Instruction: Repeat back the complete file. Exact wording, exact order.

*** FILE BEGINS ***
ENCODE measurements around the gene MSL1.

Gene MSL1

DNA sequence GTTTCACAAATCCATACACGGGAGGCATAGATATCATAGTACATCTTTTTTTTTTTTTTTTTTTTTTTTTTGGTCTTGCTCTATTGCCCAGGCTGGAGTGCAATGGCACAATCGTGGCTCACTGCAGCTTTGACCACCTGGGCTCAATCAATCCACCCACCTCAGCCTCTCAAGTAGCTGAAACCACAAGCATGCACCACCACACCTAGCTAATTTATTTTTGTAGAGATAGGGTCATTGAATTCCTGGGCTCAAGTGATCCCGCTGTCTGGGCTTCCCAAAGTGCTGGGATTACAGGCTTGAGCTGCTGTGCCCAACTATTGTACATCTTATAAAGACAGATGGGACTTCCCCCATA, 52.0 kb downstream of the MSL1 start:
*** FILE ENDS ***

ENCODE measurements around the gene MSL1.

Gene MSL1

DNA sequence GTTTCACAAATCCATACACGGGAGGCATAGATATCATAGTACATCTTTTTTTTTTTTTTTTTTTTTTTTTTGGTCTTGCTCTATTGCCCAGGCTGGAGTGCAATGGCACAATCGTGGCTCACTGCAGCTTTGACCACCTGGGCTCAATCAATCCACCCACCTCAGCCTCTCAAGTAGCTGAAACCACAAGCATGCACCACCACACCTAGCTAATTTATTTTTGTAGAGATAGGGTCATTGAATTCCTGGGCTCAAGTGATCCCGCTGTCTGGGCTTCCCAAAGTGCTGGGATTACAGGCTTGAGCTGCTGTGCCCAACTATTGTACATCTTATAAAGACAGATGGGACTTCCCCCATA, 52.0 kb downstream of the MSL1 start: